Monday, April 6, 2015

Giles Corey’s Ghost and Curse

Corey and his wife.
Giles Corey and his wife along with 25 other people were accused of witchcraft in Salem, Massachusetts by a group of young girls in 1692.

Corey, born in England in 1611, was a wealthy farmer who lived with his wife five miles southwest of Salem in what is today Peabody.

Corey’s accusers were three young girls, Abigail Williams, Ann Putnam and Mercy Lewis, they along with two other girls had implicated most of the victims in the Salem Witch Trials.
Ann Putnam during trial.

Giles and his wife Martha were members of the Salem Town church where they were a part of a group of members who did not want Reverend Samuel Parris appointed the minister of this church in 1689.

Rev. Samuel Parris
Ironically, Abigail Williams was Parris’s 11-year old niece and one ringleader of the girls involved in the accusations. Putnam was the other leader.

Corey was brought before the local magistrates, he refused to enter a plea so he was thrown in jail.

On September 9th his wife was sentenced to die along with five others.

At his trial the girls stated he was “in league with the devil.” Corey refused to enter a plea because he knew the law stated he could not be tried, condemned, and executed until he stated he was either innocent or guilty.

Historians believe that he was avoiding this because he knew he was going to be found guilty which meant his land would be confiscated. He wanted it turned over to his heirs. He and Martha had 3 children from previous marriages.

Since he stayed mute, the court decided that a confession should be forced out of him. Corey was ordered to undergo peine forte et dure or pressing.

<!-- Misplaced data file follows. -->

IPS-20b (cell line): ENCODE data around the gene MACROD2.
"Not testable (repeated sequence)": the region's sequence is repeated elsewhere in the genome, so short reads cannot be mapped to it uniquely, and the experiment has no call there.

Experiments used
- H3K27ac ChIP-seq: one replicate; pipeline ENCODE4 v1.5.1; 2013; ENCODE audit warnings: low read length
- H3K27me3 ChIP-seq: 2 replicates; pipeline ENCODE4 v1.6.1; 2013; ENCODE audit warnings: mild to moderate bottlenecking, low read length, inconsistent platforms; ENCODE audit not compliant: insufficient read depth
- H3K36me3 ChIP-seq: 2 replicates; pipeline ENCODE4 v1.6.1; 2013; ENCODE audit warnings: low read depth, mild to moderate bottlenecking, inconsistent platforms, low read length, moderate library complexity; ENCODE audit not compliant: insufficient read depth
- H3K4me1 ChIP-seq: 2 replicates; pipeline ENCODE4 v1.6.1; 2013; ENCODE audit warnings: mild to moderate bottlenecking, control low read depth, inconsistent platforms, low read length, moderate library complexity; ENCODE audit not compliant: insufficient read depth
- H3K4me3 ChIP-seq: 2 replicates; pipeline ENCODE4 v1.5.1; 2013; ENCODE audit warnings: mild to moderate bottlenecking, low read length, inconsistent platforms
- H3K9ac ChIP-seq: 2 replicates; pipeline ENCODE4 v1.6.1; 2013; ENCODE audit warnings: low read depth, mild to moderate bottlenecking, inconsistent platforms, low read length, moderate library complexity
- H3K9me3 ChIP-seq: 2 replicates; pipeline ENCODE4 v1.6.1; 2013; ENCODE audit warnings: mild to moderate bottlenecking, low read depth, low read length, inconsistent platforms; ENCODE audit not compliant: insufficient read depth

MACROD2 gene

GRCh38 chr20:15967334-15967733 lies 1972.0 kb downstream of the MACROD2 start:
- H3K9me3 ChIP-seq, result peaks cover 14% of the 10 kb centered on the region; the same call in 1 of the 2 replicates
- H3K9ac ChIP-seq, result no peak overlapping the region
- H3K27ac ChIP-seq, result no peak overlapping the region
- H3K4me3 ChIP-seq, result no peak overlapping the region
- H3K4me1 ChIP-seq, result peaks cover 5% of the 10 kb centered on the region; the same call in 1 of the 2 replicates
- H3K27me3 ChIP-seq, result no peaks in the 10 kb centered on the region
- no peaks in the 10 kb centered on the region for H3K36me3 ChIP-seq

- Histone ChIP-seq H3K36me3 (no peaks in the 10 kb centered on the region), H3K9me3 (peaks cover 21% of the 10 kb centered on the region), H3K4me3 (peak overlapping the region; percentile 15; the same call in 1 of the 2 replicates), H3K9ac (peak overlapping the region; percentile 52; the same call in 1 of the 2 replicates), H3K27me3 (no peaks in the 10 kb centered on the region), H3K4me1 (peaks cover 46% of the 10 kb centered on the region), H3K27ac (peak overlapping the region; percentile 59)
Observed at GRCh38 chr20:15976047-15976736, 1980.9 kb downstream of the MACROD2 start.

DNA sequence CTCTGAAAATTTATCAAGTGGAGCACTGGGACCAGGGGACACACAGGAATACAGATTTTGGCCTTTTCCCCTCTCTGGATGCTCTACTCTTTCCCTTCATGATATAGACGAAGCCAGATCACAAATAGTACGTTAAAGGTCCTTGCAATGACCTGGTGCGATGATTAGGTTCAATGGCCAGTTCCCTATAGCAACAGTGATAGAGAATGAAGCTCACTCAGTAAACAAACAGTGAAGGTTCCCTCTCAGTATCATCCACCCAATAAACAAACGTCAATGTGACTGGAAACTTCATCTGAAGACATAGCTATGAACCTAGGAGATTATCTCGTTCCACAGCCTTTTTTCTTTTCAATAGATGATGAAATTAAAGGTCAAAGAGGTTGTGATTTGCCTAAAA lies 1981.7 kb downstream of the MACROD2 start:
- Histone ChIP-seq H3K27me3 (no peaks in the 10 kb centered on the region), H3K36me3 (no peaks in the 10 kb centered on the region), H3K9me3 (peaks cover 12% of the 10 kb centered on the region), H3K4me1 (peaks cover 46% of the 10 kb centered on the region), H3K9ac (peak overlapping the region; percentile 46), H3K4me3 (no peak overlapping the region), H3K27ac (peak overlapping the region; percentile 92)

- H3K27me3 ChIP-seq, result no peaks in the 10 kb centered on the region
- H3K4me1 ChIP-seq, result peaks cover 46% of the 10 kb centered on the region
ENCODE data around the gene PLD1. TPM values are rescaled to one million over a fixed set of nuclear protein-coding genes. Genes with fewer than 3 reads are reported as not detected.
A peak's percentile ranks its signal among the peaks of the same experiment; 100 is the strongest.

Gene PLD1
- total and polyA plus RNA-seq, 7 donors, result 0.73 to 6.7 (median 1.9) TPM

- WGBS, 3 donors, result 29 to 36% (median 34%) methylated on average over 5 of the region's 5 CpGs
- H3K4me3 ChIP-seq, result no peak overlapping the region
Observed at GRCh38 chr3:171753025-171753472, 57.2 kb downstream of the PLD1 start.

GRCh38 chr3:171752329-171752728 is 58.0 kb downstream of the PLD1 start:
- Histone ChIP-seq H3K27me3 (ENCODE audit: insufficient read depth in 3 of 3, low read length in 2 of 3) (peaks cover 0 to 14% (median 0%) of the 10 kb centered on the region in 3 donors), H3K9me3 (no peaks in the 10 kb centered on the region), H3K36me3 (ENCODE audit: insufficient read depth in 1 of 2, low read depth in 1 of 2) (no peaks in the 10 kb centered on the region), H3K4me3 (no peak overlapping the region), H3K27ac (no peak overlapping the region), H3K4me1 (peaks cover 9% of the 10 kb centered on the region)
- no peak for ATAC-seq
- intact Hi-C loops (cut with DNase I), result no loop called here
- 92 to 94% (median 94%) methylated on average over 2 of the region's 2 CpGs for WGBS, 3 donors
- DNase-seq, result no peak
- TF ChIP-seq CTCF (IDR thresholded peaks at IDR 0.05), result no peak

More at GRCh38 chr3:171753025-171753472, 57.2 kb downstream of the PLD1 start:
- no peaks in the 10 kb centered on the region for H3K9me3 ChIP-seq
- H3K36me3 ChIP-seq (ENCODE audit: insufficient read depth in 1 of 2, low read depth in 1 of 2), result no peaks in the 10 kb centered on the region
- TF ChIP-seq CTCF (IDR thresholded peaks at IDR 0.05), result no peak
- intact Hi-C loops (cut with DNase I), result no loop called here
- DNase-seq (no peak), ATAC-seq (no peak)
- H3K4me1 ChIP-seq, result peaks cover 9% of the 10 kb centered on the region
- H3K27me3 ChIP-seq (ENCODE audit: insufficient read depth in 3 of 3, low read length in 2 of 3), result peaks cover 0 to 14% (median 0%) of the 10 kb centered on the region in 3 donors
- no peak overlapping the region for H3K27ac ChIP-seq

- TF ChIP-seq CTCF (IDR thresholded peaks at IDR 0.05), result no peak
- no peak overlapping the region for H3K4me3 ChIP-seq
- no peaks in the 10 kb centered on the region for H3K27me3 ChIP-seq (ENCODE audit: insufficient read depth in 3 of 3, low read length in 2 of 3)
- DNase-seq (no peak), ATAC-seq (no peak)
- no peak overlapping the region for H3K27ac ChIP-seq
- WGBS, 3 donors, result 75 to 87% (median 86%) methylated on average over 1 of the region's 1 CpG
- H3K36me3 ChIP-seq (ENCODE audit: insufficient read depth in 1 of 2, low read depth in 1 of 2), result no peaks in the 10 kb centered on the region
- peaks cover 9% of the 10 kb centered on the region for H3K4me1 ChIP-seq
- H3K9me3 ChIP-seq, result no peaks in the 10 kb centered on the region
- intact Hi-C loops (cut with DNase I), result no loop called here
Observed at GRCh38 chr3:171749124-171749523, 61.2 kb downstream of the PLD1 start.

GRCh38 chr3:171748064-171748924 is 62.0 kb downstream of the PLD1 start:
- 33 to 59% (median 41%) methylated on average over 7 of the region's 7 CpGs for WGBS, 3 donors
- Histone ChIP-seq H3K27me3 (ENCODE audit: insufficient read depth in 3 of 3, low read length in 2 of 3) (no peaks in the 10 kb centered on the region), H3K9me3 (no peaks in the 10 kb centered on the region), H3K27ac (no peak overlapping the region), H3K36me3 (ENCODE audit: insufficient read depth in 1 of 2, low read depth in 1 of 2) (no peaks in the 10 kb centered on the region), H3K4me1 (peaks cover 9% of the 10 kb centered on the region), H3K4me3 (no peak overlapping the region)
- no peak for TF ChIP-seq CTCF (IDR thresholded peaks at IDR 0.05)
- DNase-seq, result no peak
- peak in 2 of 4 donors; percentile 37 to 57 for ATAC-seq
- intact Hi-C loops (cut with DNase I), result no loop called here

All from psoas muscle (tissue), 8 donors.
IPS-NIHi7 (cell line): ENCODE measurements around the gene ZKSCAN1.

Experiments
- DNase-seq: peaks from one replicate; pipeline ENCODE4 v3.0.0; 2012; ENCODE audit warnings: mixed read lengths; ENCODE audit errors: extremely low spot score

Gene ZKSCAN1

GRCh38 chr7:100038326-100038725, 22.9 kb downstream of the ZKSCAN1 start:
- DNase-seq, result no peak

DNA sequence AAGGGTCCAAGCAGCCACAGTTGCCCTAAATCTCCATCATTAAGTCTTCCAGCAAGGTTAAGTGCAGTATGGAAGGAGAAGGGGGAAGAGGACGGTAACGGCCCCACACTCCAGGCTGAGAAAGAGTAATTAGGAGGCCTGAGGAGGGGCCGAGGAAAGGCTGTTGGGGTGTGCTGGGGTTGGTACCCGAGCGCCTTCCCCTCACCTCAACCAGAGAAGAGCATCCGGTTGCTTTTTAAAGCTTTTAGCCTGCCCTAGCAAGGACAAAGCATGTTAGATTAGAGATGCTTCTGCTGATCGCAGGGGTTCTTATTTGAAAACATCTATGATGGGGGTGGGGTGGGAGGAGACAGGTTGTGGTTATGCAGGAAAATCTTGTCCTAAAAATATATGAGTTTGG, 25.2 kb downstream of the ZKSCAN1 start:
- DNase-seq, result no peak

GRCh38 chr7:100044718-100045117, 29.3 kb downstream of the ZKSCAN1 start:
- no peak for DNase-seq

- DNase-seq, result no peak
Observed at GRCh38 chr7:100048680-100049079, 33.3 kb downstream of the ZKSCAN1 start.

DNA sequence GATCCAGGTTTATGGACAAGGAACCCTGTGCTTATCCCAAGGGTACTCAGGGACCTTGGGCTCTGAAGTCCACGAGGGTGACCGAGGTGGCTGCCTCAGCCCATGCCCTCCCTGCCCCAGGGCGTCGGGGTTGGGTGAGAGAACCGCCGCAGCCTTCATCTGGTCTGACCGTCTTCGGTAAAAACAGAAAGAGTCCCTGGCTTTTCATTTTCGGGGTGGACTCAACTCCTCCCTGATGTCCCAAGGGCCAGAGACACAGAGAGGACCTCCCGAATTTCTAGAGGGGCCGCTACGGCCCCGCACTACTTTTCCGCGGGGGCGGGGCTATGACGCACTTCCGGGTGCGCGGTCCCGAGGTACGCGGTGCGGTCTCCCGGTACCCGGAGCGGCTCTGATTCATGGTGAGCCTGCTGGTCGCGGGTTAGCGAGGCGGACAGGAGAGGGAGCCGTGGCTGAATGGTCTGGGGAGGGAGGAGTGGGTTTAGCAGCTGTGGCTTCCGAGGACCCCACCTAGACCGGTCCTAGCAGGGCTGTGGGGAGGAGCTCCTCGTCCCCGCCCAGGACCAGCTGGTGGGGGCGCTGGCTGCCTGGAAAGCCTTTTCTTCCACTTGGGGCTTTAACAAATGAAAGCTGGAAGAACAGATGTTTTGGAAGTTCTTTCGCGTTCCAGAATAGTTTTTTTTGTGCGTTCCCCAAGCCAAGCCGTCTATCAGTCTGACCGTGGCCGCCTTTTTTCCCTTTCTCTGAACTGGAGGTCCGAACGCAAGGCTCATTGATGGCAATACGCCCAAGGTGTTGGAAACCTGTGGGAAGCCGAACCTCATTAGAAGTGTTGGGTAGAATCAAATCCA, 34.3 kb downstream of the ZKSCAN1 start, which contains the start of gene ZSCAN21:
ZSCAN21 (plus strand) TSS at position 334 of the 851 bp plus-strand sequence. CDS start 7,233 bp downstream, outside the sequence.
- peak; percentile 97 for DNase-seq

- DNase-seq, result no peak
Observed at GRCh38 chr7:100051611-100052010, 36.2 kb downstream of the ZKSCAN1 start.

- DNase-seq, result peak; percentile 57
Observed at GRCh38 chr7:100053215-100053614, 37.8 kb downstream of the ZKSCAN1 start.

On September 19th he was dragged, naked to an open field where he was placed on a board that had been put in a shallow pit. Another board was placed on top of him.

Heavy stones and bricks were placed on top of him. For three days he endured this torturous pain, all the time remaining silent.

On September 22nd the end was near. Corey’s mouth was dry with thirst and his face was swallow and red. George Corwin, whose ghost is mentioned in another post here, was the Essex County sheriff at the time.

He knelt on the ground next to Corey having seen his lips move. He felt that Corey was about to relent but instead Corey uttered these now famous words, “More weight!”

With his dying breath Corey called out. “I curse you, sheriff, and I curse all of Salem.” That same day Martha was hanged with eight other people.

The witch trial executions stopped after this. Salem's townspeople realized shortly after Corey's pressing that all the girl’s testimony had been lies.

Nineteen people were hanged, four or five others died in prison waiting for their trials or executions. And Corey died under stones.

This torturous death resulted in his ghost haunting the Howard Street Cemetery today. It is believed he also haunts the Joshua Ward House in Salem--more information about this is in the link above.

Stone that marks where
Corey was pressed.
This cemetery did not open until 1801 but it was on this land where Corey was pressed in a pit. It is believed his body is buried here as well.

Several witnesses have stated they have seen his apparition floating among the tombstones. Others state they have felt his clammy hands touch them.

As for the curse, George Corwin, the sheriff died of a heart attack. Other Essex County sheriffs suffered from heart conditions as well. Several over the years reported seeing Corey’s ghost in their bedrooms.

Those who reported this sight stated they felt a strong pressure on their chests that didn’t go away until Corey’s ghost disappeared.

There is also a legend that states when Corey’s ghost appears he acts as a harbinger. It is said people saw his ghost just before the June 25, 1914 Great Salem Fire that destroyed most of the city.

Some believe Corey’s curse caused this fire.

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